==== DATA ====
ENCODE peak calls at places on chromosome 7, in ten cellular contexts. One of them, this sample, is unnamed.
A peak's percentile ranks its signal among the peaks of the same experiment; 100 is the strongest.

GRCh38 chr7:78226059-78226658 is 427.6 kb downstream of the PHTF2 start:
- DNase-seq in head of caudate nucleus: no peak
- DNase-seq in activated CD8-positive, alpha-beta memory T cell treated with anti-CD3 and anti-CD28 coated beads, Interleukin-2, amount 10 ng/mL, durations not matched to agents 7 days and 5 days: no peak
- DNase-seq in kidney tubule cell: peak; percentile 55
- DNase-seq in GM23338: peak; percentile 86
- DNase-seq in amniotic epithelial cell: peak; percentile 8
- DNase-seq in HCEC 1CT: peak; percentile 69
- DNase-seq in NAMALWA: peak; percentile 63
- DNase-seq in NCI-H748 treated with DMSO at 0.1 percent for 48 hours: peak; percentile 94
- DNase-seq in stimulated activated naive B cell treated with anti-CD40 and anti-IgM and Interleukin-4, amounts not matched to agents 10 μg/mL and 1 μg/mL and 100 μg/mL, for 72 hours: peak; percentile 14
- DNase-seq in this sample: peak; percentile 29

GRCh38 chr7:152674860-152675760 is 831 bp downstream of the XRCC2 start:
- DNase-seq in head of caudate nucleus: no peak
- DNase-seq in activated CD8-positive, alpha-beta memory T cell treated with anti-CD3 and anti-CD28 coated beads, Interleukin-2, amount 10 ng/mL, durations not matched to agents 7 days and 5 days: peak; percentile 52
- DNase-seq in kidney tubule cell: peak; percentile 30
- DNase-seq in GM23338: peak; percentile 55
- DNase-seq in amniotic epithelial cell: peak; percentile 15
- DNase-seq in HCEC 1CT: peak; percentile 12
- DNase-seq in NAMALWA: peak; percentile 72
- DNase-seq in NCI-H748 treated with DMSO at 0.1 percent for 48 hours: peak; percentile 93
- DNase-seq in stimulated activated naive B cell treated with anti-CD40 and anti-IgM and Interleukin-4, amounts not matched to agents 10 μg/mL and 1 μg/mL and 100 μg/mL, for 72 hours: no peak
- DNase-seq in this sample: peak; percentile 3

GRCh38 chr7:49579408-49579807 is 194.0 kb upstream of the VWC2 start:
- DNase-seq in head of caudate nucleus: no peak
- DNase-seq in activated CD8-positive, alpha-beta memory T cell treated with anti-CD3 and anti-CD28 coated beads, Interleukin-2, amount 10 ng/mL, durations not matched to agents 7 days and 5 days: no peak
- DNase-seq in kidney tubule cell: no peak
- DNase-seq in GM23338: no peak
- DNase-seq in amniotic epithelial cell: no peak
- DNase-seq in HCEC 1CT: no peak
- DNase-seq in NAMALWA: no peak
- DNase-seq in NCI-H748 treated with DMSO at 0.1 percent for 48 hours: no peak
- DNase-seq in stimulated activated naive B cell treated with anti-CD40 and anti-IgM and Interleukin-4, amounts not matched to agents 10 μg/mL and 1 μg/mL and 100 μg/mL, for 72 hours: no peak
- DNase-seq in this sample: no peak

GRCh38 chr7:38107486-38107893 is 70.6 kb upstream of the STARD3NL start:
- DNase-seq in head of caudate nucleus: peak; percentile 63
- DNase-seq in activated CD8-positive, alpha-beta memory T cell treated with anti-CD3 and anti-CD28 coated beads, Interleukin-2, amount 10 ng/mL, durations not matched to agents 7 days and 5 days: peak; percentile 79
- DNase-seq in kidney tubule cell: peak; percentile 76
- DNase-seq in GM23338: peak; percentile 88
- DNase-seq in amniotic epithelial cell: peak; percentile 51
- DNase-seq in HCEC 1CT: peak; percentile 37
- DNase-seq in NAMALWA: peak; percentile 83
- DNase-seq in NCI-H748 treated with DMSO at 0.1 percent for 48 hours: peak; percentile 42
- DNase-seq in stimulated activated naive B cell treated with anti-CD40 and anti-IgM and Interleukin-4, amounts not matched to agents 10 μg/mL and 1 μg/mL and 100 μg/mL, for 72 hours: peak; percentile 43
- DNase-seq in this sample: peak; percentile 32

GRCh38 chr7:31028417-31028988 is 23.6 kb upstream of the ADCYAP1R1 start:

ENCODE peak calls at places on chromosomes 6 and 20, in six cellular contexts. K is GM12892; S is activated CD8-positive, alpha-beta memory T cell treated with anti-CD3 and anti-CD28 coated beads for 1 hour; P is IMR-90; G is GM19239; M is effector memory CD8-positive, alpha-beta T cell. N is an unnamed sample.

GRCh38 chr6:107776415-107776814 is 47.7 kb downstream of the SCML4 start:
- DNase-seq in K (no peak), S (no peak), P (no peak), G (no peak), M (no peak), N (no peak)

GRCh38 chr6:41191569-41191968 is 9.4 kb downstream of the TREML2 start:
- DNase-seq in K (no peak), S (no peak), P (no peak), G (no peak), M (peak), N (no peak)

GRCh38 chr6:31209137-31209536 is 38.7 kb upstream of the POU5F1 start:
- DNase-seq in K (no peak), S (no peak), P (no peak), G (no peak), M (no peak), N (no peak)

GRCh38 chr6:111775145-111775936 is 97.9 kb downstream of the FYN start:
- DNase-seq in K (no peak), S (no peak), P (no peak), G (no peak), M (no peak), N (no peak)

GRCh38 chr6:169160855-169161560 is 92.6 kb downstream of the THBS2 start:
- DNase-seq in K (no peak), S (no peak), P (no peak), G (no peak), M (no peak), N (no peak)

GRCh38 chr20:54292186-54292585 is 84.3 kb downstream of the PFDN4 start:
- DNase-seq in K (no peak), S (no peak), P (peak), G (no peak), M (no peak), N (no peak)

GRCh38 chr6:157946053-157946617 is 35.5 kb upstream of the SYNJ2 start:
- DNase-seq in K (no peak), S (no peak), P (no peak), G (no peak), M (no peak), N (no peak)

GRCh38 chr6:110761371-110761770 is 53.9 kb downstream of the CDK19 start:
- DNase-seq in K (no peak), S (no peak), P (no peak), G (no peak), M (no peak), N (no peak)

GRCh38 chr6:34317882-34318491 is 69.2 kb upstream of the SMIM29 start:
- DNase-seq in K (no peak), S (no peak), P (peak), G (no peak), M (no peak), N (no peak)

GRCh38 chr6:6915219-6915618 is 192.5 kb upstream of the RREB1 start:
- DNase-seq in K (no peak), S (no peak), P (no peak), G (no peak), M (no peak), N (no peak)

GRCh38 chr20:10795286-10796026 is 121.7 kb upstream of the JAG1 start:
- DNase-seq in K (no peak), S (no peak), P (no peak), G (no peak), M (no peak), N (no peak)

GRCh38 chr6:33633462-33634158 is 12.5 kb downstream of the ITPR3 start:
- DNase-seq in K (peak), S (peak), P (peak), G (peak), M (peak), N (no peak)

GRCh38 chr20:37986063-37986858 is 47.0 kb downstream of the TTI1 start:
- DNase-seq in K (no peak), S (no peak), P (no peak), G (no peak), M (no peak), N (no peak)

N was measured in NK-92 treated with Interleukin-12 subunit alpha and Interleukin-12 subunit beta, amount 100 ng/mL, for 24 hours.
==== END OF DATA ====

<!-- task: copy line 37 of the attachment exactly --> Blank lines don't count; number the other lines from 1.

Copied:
- DNase-seq in head of caudate nucleus: peak; percentile 63